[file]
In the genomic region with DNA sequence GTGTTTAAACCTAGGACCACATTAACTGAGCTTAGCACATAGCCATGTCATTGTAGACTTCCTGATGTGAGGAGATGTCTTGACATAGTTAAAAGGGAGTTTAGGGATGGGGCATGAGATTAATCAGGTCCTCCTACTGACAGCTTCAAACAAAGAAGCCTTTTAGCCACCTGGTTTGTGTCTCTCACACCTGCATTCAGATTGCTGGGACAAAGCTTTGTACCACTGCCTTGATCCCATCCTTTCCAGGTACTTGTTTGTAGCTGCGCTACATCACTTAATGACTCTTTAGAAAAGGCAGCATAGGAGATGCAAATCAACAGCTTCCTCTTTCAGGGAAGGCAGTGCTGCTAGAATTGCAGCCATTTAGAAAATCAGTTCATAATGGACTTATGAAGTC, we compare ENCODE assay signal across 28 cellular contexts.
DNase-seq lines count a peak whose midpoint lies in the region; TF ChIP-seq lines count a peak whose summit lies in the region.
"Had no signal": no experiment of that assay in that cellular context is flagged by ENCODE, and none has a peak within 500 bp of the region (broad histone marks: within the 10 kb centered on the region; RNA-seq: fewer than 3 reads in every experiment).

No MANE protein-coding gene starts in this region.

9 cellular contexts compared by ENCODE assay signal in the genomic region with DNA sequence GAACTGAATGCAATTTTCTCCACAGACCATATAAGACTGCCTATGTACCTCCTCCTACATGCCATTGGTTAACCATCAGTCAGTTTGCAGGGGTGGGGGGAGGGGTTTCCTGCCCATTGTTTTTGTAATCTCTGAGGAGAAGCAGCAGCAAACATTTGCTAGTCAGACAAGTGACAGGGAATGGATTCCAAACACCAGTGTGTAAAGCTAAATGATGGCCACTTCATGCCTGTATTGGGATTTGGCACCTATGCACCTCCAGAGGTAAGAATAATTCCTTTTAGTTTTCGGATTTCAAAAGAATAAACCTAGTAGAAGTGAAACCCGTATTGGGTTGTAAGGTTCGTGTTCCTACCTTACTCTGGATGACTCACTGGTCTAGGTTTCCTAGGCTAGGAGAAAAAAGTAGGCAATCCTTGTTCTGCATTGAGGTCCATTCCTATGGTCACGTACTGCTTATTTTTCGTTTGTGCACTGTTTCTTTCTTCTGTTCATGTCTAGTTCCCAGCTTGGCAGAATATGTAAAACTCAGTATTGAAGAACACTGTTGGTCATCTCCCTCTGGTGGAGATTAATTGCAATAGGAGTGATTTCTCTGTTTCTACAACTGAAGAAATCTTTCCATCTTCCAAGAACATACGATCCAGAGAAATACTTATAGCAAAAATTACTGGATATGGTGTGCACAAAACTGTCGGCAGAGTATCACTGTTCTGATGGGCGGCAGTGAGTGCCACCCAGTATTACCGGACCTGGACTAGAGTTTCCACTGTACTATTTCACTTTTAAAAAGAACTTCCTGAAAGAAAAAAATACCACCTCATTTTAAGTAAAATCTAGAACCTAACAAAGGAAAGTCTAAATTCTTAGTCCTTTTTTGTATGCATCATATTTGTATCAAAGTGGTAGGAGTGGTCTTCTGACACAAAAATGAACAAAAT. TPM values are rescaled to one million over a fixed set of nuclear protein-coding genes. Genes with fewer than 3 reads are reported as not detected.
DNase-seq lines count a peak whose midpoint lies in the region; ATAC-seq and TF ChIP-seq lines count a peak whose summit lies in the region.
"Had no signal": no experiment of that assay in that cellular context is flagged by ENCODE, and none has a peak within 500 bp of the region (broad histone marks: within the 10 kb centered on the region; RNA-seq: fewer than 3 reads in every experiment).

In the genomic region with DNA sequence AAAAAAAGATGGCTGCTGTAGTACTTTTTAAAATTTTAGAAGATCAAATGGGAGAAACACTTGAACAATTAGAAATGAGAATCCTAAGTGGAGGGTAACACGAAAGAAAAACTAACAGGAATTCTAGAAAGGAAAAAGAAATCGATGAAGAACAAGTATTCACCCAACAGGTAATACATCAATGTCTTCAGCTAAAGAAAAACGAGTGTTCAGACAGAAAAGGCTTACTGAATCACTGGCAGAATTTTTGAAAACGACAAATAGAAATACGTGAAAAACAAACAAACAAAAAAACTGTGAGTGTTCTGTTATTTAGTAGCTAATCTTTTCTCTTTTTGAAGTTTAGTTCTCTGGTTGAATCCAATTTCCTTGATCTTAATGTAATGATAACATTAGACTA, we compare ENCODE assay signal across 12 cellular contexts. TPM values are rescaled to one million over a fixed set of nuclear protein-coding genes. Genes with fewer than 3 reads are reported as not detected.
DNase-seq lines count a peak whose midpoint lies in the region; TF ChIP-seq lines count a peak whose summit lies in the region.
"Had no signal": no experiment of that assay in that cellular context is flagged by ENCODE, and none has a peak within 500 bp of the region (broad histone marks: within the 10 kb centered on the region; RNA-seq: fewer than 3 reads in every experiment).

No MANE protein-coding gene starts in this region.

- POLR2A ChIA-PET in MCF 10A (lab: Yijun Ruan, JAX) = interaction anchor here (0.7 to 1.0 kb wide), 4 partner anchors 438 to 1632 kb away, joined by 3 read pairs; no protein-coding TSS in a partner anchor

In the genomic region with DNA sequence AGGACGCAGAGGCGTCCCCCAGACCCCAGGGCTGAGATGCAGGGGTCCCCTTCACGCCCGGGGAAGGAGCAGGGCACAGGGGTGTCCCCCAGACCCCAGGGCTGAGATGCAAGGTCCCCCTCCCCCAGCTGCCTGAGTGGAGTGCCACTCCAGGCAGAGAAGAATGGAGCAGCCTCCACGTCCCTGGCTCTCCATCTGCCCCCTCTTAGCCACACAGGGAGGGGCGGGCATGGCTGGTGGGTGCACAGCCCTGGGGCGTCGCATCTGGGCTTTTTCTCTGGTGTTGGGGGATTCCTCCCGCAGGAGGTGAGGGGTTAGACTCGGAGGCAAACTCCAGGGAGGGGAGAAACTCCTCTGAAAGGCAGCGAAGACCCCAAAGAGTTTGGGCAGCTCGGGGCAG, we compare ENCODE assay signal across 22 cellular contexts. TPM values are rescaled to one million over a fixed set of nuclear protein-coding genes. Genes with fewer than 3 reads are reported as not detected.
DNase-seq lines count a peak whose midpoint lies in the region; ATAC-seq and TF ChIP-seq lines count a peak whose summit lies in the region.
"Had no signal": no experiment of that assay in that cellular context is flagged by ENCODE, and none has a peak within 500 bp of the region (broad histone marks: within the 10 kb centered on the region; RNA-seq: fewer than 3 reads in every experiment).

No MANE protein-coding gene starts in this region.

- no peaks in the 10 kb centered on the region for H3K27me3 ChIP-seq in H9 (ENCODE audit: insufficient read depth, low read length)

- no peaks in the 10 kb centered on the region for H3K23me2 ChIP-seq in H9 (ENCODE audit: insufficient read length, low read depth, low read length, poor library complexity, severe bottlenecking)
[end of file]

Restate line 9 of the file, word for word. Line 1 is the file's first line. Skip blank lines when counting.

DNase-seq lines count a peak whose midpoint lies in the region; TF ChIP-seq lines count a peak whose summit lies in the region.